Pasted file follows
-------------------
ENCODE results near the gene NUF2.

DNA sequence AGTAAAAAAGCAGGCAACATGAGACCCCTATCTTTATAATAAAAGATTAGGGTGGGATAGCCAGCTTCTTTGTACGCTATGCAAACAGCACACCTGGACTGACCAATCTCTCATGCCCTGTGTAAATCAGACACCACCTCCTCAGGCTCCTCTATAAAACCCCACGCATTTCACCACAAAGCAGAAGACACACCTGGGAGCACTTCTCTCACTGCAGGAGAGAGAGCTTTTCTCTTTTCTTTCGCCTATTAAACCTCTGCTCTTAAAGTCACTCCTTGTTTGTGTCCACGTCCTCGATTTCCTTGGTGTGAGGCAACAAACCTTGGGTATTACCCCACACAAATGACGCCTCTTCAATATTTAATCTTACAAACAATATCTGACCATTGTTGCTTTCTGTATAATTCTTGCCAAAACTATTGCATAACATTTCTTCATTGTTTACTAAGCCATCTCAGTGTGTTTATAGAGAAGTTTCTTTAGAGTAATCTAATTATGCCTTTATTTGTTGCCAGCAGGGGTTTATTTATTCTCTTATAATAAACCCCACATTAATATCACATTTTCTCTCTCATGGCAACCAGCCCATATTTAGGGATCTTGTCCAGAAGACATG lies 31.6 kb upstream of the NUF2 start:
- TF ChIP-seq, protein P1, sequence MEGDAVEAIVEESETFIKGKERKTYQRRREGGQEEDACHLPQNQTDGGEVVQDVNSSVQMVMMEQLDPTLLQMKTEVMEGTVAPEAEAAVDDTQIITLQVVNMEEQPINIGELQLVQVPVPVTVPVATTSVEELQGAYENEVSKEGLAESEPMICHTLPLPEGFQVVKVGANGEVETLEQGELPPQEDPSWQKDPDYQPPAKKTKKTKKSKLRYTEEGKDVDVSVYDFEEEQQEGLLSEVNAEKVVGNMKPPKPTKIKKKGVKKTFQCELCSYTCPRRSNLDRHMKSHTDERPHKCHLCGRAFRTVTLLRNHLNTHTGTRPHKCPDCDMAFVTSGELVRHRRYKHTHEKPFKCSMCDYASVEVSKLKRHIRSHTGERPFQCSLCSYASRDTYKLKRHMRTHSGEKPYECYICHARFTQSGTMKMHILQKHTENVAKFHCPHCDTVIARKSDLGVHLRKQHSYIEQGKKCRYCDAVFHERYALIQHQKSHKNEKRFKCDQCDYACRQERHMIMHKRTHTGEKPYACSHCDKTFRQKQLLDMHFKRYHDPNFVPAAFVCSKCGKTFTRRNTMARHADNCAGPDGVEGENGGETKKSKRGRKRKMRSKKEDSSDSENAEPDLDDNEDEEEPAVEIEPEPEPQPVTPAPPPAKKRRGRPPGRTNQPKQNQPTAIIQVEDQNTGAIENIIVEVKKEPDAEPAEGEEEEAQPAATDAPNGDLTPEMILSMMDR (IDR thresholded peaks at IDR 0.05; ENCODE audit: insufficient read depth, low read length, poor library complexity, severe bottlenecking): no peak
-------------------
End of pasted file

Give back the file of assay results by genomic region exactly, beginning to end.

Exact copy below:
ENCODE results near the gene NUF2.

DNA sequence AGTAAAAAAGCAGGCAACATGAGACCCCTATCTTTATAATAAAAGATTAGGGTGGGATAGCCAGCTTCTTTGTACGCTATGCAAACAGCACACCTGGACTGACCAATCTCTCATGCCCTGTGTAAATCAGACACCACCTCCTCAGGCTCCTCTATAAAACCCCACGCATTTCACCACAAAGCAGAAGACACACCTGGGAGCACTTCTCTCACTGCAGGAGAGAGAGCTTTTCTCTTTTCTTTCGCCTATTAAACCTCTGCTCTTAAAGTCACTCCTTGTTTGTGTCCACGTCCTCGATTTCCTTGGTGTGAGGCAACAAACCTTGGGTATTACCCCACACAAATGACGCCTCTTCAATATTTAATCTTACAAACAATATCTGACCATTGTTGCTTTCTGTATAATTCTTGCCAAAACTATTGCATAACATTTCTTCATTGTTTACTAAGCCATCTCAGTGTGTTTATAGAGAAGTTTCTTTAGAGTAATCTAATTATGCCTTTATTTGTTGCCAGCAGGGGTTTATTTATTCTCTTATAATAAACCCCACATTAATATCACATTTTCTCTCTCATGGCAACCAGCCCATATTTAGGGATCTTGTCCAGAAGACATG lies 31.6 kb upstream of the NUF2 start:
- TF ChIP-seq, protein P1, sequence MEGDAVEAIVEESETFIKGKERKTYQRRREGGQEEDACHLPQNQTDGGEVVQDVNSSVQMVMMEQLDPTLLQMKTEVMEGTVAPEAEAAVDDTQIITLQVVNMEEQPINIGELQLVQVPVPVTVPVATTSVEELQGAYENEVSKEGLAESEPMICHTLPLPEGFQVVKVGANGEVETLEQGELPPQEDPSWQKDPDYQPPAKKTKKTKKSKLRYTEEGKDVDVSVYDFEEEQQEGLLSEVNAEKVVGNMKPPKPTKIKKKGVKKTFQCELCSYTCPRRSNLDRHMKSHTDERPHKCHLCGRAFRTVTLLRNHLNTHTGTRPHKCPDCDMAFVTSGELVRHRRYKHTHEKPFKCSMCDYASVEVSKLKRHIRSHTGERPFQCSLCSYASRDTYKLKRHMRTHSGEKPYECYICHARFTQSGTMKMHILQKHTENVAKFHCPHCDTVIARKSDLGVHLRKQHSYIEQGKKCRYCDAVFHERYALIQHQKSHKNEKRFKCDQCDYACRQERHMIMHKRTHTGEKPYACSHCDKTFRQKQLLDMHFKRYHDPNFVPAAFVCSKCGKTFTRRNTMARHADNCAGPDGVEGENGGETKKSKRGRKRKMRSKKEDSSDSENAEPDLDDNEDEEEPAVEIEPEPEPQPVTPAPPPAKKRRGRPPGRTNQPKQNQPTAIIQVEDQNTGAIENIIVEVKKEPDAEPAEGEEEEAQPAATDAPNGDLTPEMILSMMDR (IDR thresholded peaks at IDR 0.05; ENCODE audit: insufficient read depth, low read length, poor library complexity, severe bottlenecking): no peak